A Florida woman who runs an organization called Miami Real Food has petitioned Whole Foods, one of the nation’s largest organic grocers, to continue selling raw milk.  See the entire petition here.  The petition states, in part, 

[R]aw milk from grass-fed cows is infinitely healthier than those that are kept in confinement dairies. Times have changed and modern stainless steel tanks, milking machines, refrigerated trucks and inspection methods make pasteurization absolutely unnecessary for public protection.

Our firm’s thoughts on the sale and consumption of raw milk have been stated loudly and clearly for years.  If you haven’t read the first two parts of Bill Marler’s recent four part series on the safety of pasteurized milk versus raw (unpasteurized) milk, please do so.  See Part I, and Part II.  The reality , and the reason why so many states have made the sale of raw milk illegal, is that there really is no way to produce the product safely.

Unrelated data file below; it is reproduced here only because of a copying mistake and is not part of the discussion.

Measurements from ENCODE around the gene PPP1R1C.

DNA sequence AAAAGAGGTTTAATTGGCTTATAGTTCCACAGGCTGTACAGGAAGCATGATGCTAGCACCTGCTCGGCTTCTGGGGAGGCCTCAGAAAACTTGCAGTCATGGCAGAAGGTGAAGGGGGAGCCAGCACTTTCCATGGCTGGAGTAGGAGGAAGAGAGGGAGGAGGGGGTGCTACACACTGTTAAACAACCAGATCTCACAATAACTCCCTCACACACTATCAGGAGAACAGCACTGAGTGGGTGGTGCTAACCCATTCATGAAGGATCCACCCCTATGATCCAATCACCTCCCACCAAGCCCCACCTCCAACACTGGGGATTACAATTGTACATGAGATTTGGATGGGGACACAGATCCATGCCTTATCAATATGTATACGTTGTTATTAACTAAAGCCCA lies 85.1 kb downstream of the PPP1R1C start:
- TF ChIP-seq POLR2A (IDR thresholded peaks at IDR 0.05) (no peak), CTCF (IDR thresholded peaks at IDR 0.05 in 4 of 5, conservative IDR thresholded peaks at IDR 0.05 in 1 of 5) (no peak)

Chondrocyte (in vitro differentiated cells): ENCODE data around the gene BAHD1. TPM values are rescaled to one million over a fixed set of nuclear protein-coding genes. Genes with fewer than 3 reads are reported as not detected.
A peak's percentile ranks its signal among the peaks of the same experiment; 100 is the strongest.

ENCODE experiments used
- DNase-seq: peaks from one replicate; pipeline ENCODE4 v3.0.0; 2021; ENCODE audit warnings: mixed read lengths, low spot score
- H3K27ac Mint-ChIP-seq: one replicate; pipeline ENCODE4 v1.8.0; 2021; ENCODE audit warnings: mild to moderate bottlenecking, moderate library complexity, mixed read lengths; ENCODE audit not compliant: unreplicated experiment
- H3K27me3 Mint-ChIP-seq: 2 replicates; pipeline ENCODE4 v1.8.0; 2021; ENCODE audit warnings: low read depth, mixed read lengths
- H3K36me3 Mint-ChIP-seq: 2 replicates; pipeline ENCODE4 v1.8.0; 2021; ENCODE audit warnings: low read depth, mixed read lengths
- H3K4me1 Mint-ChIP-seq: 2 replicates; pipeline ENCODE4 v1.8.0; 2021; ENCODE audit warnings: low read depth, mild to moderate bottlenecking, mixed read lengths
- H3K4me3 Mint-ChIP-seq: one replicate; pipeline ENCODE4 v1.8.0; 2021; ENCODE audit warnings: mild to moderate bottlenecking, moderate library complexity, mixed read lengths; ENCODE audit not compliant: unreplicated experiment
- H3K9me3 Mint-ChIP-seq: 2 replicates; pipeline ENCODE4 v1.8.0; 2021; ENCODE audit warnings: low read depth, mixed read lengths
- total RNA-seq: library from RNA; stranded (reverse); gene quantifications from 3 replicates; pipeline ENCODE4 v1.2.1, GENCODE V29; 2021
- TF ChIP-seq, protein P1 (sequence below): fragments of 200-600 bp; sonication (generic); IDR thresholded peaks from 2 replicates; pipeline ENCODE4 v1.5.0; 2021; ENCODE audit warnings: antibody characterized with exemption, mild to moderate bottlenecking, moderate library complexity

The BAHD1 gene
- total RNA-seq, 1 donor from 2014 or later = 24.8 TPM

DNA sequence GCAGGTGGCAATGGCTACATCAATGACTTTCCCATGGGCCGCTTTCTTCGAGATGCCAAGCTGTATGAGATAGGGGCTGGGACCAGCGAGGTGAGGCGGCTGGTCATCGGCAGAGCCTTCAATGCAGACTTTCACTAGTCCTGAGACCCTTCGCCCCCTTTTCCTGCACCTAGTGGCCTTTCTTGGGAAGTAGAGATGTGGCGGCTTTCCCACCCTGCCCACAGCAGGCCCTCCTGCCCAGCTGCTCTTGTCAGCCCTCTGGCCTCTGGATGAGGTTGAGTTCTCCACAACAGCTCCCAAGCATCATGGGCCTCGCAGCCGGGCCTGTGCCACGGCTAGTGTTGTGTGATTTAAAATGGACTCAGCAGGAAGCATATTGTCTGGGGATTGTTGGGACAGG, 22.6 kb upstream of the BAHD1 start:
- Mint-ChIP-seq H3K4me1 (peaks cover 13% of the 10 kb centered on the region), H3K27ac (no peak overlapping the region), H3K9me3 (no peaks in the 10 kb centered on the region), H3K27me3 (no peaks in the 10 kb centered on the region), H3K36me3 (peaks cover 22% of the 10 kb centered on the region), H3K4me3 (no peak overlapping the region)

Think about where milk comes from, and the proximity of that anatomical area to where E. coli O157:H7 and other pathogens in a cows digestive tract comes from.  And aside from this admittedly simplistic analysis, occasionally some of these harmful bacteria cause mastitis (infection and inflammation of the udder), and may be shed directly into the milk.  Moreover, milk is not always drawn from a cow or other animal in a sterile environment–particularly in the case of raw milk, which is often produced and sold by small-scale, oftentimes unlicensed farmers, who simply do not have the resources to ensure that their product is being produced in a sterile, safe environment.  

My point is not that small, local farms should be targeted or branded as unsafe, or unconcerned with the production of safe food products.  I’m sure that the truth is exactly the opposite, for the most part.  But that does not alter the truth about raw milk, and it doesn’t make the product any safer if the farmer who produced it simply lacked the resources to ensure a safe and sanitary milking environment.  

Thus, returning to the Florida woman’s petition to Whole Foods to continue selling raw milk, she shouldn’t be begrudged for having a devotion to more natural foods.  But her petition is indisputably misleading.  "Times have changed," true enough, but not so much that the production methods employed by many raw milk producers "make pasteurization absolutely unnecessary for public protection."